Blockchain religion: as with any innovative movement, there may be aspects of fanaticism in the crypto world. It happens when you believe you are part of something unique and unrepeatable.
Blockchain religion, fanaticism in the crypto world. Leggi qui l’articolo in Italiano.
According to some, Bitcoin it is not only revolutionizing the world of currencies and technology, it is also becoming a cult, a religion or something like that.
One need only think of certain hodlers and how much emotion they express when defending their opinions, sometimes more from fanatics than from simple investors.
And if someone, as an outsider, observes the phenomenon, then they’re not so wrong to think that in fact, at least sometimes, the crypto world resembles a religion.
Cryptocurrencies and religion
To put it another way, Amber Baldet, former head of JP Morgan Quorum’s blockchain project and current CEO of the Clovyr crypto startup, believes that there is something in cryptocurrencies that stimulates mystical fervour.
“It takes a certain amount of irrationality to believe that the world could be dramatically different, and a certain amount of dogmatism to remain true to that belief while everyone else says you’re likely to fail,” says Baldet, “So, it’s no surprise that the blockchain and crypto communities appear sectarian.”
It is a typical mysticism, linked to the perception that one is participating in something unique and unrepeatable. The perception of being part of an exclusive group of people triggers strong emotional reactions towards those outside the system.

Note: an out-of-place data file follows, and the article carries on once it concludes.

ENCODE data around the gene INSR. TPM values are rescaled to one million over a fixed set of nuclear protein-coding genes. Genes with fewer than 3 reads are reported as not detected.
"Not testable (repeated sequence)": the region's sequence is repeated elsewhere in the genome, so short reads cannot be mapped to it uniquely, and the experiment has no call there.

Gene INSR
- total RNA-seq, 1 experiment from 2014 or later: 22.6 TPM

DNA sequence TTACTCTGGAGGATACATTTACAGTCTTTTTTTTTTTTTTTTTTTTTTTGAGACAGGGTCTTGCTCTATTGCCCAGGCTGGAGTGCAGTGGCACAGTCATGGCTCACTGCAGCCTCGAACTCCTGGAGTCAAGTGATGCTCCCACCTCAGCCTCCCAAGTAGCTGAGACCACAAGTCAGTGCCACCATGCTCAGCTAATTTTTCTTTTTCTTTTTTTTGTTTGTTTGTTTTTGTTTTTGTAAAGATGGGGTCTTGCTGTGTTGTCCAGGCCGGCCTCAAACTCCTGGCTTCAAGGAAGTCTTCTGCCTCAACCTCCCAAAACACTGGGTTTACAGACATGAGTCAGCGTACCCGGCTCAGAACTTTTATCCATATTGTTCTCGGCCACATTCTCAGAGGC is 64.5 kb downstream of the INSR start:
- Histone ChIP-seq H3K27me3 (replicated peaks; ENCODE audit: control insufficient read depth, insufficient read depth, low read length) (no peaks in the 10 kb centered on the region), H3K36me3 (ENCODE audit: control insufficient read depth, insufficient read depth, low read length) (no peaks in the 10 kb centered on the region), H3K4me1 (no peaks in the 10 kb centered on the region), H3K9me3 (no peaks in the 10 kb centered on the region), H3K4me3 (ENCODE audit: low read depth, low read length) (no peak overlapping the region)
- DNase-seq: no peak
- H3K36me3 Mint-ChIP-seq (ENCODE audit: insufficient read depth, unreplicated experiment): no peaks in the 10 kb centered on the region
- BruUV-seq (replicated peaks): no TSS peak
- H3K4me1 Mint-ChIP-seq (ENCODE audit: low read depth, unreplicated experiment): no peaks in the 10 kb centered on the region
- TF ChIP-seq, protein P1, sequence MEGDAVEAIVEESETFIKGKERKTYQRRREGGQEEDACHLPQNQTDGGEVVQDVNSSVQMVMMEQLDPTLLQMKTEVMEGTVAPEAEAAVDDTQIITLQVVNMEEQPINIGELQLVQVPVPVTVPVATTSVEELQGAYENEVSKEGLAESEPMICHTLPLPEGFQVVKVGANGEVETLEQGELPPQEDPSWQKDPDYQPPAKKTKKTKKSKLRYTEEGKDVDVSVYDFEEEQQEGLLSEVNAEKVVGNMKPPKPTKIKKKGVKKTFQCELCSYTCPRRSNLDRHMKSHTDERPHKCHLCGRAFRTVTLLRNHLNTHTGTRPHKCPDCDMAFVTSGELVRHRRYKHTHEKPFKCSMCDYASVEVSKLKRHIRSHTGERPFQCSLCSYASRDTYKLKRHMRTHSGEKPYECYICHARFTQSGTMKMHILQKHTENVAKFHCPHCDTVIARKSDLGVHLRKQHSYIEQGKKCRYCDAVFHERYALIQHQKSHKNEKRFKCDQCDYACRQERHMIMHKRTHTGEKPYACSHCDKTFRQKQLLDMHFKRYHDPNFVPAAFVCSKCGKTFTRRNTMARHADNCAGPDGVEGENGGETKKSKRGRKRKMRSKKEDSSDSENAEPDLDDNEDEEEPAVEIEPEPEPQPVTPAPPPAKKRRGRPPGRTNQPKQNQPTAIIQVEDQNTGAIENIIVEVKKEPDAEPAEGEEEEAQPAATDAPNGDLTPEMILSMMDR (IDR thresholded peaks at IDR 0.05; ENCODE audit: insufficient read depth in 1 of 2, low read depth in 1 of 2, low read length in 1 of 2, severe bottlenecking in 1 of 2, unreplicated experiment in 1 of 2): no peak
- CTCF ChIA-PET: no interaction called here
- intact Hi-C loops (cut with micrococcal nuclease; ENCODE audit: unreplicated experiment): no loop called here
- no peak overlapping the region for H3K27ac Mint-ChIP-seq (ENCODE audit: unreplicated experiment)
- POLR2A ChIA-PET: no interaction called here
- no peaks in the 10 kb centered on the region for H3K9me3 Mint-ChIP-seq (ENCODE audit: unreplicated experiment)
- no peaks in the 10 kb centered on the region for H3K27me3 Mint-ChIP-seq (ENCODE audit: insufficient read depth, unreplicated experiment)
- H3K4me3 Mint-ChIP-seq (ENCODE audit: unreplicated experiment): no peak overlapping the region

In a way, it can be compared to the fanaticism of those who believe they know things that others do not know.
Think, for example, of a certain cult of the personality that surrounds the great blockchain developers.
The same bitcoin creator, Satoshi Nakamoto, has disappeared from the face of the earth. What else he could have done to add more mysticism to his creation: Bitcoin.
Not very different is the atmosphere surrounding Vitalik Buterin often drawn with a halo above the head.
Or Roger Ver, the promoter of Bitcoin Cash, who speaks of himself as “Bitcoin Jesus”.
The phrases and tattoos used by the crypto nation, often linked to other religious signs, are also a sign of an ongoing faith.
Blockchain technology, as well as artificial intelligence, bring together groups of visionaries, developers, investors and “evangelists” who, in turn, invent words and concepts that describe a new belief system.
The token hodlers share the news and try to get as many people as possible into their narrow world, cheering one token rather than another.
“The extraneousness of the ideas and values they generate can be alienating and even alarming for those who are not directly involved. In the case of blockchains, capital injections, speculation and volatility fuel intoxicating excitement. Faith has an important role to play because reputation and markets play an important role in the ongoing investments in blockchain cultures,” said Wired Ruth Catlow, co-founder of the Furtherfield gallery.
A church on the blockchain
In May, entrepreneur Matt Liston and artist Avery Singer launched a church on the blockchain. 0xΩ is a project for a consensus protocol on the Ethereum blockchain.
By acquiring the participation in 0xΩ, church members can vote on what best represents their religious identity. A practical goal is to help manage donations more democratically, reach agreements and better identify honest leaders.